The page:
Last week, as she was sitting in her office at MIT, 34-year-old economist Heidi Williams got an unexpected phone call. It was from the John D. and Catherine T. MacArthur Foundation, telling her that she had just been awarded a so-called “Genius Award” — a no-strings-attached $625,000 grant that celebrates “the creative potential” of its fellows.
Williams, an assistant professor of economics at MIT, researches how invisible economic incentives affect the kind of cures that the medical industry produces. Her research has found that researchers are more likely to develop cures for late-stage cancer patients than early-stage patients, for instance, and that intellectual property law can limit innovation in genome research.
Radio Boston’s Anthony Brooks spoke with Williams about her research and her award (the interview airs in an upcoming show). Their conversation, edited:
AB: Tell us how you got the news about this award, and your reaction to it.
HW: I got a phone call from an area code that I recognized as a Chicago number. And I was just completely speechless when I answered the phone and talked to them. I’m very early in my career, and I was just completely overwhelmed to hear that I had received a fellowship.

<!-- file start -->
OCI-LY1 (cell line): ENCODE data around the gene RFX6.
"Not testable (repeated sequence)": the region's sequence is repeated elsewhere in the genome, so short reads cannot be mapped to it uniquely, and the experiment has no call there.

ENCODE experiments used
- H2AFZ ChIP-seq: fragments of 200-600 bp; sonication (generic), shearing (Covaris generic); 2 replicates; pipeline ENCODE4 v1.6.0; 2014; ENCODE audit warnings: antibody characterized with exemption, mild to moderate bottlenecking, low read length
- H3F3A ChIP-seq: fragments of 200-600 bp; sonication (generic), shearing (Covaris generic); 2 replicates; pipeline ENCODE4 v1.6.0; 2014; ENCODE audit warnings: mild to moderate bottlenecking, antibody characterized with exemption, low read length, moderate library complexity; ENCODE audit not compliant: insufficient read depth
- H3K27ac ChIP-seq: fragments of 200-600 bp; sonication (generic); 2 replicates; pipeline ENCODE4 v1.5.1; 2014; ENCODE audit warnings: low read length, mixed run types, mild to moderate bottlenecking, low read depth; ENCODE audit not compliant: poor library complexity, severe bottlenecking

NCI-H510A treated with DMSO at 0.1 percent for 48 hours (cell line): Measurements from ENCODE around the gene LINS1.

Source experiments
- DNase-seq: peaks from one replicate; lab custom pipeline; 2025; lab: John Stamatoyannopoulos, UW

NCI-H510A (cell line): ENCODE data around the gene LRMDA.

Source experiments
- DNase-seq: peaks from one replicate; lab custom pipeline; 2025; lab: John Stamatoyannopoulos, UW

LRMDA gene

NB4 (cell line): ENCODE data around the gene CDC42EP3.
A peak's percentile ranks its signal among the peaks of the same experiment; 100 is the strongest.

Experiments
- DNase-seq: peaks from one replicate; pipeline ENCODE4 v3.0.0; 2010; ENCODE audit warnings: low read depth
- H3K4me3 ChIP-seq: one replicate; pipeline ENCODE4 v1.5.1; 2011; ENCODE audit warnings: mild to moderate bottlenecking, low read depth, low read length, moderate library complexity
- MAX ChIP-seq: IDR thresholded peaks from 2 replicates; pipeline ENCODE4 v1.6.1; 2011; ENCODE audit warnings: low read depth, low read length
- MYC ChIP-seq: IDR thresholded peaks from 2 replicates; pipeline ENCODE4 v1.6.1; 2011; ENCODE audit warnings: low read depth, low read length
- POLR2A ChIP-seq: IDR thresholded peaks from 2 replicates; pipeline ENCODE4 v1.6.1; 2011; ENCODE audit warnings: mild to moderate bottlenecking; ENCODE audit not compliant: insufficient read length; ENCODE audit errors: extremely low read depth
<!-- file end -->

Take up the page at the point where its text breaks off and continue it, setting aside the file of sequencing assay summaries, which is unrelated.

Talk to me about these invisible economic incentives that affect the cures that the medical industry produces. Can you explain how this works?
Researchers working on drug treatments often come up with a lot of ideas, but if you talk to them, many of those ideas just never reach patients. Sometimes you hear anecdotes about the reason why those products never got developed — because of misaligned incentives in the patent systems or because of misaligned incentives in the policy system more generally. I try to explain why some promising scientific leads never get developed into new drugs or medical technologies that consumers or patients actually have access to.
Why are there incentives for late-stage cancer treatment for example, but few for early-stage cancer, or even cancer prevention? What incentives control that?
When new drugs come to market in the U.S., they need to show the U.S. government evidence that the drugs are safe and effective by showing evidence that the drug improves survival. When you need to show that a drug improves survival for patients that are very sick and will die relatively quickly, you can show that in a randomized clinical trial much more quickly than if you need to show evidence that a drug improves the survival of patients that have a longer life expectancy.
Longer clinical trials take more time and cost more money, but also, biotech and pharmaceutical companies almost always file for patent protection before they start their clinical trials. And so every additional amount of time that they’re spending in clinical trials is less time that they have for their patent to actually be generating profits for them once their drug is on the market. Continue reading